My Ice Bucket Challenge

Yes, we did it, yes it was funny, but most importantly, this one is personal.

When I was 19, my Uncle was diagnosed with MND, which is what they call ALS/Lou Gehrig's Disease in the UK. I'd been staying with him over the Christmas, and he had this persistent hoarse throat that wouldn't go. I remember him back and forth to the GP, trying Chinese Medicine to try and shift the bloody annoying seasonal thing, the bad flu that it obviously was. It was late spring when he finally got the diagnosis, when he was told he was dying.

My Uncle John about 6 months post diagnosis in November 2002, and in February 2004 (2 weeks before he died)
He was fairly lucky, he lasted over 2 years after first onset of symptoms, and managed to stay off a lot of the machines that sufferers end up on. There was a lot that was lost to him very quickly, but he could still breathe on his own. MND sufferers live with a lot, I know of no other disease robs you of your voice. Imagine knowing you were dying but being unable to tell your loved ones the things you need to say.

MND is a disease that leaves survivors, in its case its not the afflicted, but the people left behind. It tears things apart. My once close family imploded after my uncle's death. His funeral was the last time we were all in the same room, and that was 3 weddings, 3 births and 2 funerals ago. My other Uncle drank himself to death, and my Gran went to live inside her own head and was sectioned in an institution within 5 years (now dead). Both are deaths hastened by the trauma of watching a death from MND. Its nearly a decade and I still find it hard to look at photos of his last months without weeping. His youngest daughter was 4 when he died, she has no memories of her father when he wasn't dying of this disgustingly horrific disease - I can't imagine that pain and frankly, my own was enough - I don't want to try.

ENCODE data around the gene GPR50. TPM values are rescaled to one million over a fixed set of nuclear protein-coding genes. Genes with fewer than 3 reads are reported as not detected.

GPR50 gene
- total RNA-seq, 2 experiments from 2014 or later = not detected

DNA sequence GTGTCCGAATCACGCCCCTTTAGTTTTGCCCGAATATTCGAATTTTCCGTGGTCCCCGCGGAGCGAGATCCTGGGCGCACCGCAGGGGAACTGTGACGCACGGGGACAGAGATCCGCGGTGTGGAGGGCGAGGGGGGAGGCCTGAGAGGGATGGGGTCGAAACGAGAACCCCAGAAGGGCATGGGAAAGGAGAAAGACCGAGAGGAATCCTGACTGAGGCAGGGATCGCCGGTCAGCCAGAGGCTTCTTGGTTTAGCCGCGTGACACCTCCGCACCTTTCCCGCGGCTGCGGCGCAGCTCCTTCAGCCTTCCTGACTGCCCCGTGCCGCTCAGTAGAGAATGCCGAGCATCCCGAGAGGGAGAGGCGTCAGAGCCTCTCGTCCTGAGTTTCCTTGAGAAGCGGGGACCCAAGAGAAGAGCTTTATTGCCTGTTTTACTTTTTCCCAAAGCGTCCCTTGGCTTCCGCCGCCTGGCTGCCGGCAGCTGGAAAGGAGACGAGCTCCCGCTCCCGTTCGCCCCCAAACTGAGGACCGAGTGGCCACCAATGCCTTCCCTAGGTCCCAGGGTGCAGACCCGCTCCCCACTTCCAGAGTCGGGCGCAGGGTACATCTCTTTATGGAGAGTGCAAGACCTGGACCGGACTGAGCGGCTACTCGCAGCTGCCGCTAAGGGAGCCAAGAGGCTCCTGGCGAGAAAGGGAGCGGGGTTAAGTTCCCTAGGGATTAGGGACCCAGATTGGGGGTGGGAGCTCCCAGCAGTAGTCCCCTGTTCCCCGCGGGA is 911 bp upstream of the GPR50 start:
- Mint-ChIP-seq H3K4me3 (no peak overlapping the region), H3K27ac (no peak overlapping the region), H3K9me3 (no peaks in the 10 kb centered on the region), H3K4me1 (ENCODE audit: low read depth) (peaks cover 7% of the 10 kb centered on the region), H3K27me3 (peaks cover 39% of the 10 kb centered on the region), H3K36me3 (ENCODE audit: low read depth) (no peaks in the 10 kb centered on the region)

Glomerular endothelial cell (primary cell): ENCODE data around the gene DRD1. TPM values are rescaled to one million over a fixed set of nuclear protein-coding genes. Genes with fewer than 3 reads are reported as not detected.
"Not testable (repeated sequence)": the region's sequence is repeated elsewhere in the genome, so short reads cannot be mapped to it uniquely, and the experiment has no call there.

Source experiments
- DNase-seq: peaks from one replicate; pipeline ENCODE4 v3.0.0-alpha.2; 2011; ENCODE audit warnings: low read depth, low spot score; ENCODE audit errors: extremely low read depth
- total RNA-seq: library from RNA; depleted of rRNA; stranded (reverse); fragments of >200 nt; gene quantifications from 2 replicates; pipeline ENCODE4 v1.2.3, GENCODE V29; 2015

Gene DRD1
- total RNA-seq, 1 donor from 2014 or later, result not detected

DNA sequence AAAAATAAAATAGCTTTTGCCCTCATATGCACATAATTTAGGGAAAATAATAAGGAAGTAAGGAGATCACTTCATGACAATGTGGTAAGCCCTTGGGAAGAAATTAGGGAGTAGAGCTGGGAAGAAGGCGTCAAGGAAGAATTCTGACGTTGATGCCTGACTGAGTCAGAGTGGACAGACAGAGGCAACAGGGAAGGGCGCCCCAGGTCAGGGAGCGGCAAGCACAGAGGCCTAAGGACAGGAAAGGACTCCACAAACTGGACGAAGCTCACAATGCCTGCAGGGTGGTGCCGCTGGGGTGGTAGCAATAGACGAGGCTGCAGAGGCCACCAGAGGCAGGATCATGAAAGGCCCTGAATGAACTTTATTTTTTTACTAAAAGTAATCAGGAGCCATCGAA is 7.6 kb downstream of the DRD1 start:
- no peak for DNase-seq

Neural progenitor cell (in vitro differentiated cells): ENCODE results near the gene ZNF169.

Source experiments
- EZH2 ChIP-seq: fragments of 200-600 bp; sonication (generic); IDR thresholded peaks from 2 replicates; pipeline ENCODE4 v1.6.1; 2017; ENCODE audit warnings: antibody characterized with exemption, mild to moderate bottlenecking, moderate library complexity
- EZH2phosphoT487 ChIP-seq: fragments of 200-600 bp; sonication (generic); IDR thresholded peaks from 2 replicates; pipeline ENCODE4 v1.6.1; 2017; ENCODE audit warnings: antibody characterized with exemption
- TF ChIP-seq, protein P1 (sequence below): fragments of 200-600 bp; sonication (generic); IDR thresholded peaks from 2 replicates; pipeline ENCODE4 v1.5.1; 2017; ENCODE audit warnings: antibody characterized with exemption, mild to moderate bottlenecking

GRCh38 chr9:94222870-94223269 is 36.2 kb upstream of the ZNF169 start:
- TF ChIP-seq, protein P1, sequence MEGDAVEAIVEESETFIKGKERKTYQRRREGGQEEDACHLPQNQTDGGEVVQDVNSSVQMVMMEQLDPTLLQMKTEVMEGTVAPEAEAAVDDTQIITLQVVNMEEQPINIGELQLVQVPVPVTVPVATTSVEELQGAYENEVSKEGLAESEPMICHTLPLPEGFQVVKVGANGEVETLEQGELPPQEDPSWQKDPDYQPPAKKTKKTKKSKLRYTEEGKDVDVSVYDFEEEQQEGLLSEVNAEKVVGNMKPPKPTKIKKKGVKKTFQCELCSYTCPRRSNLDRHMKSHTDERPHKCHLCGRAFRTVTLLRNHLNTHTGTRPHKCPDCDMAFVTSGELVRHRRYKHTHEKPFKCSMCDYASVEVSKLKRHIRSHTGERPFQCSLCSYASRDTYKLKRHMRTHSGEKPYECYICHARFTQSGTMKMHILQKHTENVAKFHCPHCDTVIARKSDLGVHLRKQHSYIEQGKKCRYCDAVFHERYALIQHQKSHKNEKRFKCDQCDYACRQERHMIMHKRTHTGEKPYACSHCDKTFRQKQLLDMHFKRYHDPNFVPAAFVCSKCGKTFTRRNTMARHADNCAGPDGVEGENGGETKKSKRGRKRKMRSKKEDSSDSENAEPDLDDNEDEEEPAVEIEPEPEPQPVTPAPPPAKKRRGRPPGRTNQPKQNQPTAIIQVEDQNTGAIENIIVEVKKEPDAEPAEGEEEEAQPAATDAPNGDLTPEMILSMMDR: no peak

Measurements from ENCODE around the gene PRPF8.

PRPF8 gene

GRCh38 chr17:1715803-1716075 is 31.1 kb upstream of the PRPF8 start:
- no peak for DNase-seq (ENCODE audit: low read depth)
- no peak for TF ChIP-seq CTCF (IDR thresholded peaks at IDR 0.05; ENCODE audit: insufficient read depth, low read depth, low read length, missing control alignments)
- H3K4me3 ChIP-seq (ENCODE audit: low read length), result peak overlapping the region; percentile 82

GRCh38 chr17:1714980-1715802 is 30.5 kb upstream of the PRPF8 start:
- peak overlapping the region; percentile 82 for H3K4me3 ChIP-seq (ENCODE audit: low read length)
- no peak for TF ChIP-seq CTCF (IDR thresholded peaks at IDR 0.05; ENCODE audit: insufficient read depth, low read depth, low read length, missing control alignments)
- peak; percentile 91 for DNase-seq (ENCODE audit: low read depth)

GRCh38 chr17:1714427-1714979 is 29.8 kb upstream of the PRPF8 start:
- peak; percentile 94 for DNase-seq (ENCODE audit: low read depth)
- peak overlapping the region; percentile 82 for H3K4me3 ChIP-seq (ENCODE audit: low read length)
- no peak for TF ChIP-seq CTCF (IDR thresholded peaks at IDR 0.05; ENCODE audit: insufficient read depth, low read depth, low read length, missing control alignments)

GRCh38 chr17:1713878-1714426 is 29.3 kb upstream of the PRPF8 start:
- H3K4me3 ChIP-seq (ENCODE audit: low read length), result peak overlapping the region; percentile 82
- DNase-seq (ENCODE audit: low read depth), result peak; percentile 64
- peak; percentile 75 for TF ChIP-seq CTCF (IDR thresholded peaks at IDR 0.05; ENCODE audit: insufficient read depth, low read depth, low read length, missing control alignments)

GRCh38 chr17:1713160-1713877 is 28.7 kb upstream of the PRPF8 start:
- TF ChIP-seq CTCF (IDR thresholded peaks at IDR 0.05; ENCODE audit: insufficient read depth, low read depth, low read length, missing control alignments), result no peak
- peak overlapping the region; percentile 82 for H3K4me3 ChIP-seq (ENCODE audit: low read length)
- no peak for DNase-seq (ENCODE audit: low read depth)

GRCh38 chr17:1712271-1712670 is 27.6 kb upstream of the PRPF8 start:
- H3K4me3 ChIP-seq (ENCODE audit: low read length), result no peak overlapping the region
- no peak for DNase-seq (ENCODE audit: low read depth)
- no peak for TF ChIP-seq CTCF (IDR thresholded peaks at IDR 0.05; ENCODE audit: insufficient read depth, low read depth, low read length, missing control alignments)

There are people who think this challenge is stupid and idiotic. I've heard everything from the frankly wrong assertion there is a cure, to complaints about water waste and "peer pressure" in regards to those challenged, that its poorly organised and won't do anything long term. But nothing is perfect, and an upsurge of approximately $50million year on year in donations since its started is as close to perfect as those with MND have right now. "Long term" isn't a phrase you use when the doctor has told you your remaining time is measured in months.

At the funeral, the saddest thing I saw, what actually haunted me for a long time, was all the fellow suffers from the support group. They came in before the service and they sat at the back with their sticks, or more often in their wheelchairs, to say goodbye to yet another friend who shared their suffering no longer. Once I had dried my tears at the end I turned around and they were gone, before anyone had a chance to talk to them. I remember thinking at the time that that was the problem - its a disease that causes you to slip away unnoticed, that seems to sit in the shadows. If it takes silly stunts with buckets of ice for that to change, then so be it.

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